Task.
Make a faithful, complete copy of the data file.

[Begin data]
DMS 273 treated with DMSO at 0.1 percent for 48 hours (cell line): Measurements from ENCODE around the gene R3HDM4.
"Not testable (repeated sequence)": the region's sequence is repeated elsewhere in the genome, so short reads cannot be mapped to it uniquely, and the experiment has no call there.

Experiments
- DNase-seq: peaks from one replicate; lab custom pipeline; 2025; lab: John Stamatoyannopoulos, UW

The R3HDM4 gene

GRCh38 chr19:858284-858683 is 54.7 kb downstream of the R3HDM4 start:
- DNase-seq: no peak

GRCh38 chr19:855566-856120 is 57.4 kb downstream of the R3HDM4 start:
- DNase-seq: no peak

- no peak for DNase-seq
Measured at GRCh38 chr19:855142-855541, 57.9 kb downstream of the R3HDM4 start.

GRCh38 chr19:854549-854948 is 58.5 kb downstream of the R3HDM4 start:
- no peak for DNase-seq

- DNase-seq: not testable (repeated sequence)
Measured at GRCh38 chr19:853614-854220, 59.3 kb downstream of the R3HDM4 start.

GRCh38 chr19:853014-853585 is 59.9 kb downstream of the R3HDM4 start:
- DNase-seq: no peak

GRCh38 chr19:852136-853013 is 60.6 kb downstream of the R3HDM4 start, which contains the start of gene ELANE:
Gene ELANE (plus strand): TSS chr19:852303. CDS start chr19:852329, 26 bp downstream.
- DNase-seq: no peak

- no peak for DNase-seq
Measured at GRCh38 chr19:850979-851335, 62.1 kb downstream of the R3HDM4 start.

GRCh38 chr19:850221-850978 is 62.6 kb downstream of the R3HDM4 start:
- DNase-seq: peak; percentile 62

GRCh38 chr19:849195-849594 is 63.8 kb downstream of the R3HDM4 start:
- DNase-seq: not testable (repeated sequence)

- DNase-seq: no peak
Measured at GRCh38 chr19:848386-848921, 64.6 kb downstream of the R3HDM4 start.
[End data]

DMS 273 treated with DMSO at 0.1 percent for 48 hours (cell line): Measurements from ENCODE around the gene R3HDM4.
"Not testable (repeated sequence)": the region's sequence is repeated elsewhere in the genome, so short reads cannot be mapped to it uniquely, and the experiment has no call there.

Experiments
- DNase-seq: peaks from one replicate; lab custom pipeline; 2025; lab: John Stamatoyannopoulos, UW

The R3HDM4 gene

GRCh38 chr19:858284-858683 is 54.7 kb downstream of the R3HDM4 start:
- DNase-seq: no peak

GRCh38 chr19:855566-856120 is 57.4 kb downstream of the R3HDM4 start:
- DNase-seq: no peak

- no peak for DNase-seq
Measured at GRCh38 chr19:855142-855541, 57.9 kb downstream of the R3HDM4 start.

GRCh38 chr19:854549-854948 is 58.5 kb downstream of the R3HDM4 start:
- no peak for DNase-seq

- DNase-seq: not testable (repeated sequence)
Measured at GRCh38 chr19:853614-854220, 59.3 kb downstream of the R3HDM4 start.

GRCh38 chr19:853014-853585 is 59.9 kb downstream of the R3HDM4 start:
- DNase-seq: no peak

GRCh38 chr19:852136-853013 is 60.6 kb downstream of the R3HDM4 start, which contains the start of gene ELANE:
Gene ELANE (plus strand): TSS chr19:852303. CDS start chr19:852329, 26 bp downstream.
- DNase-seq: no peak

- no peak for DNase-seq
Measured at GRCh38 chr19:850979-851335, 62.1 kb downstream of the R3HDM4 start.

GRCh38 chr19:850221-850978 is 62.6 kb downstream of the R3HDM4 start:
- DNase-seq: peak; percentile 62

GRCh38 chr19:849195-849594 is 63.8 kb downstream of the R3HDM4 start:
- DNase-seq: not testable (repeated sequence)

- DNase-seq: no peak
Measured at GRCh38 chr19:848386-848921, 64.6 kb downstream of the R3HDM4 start.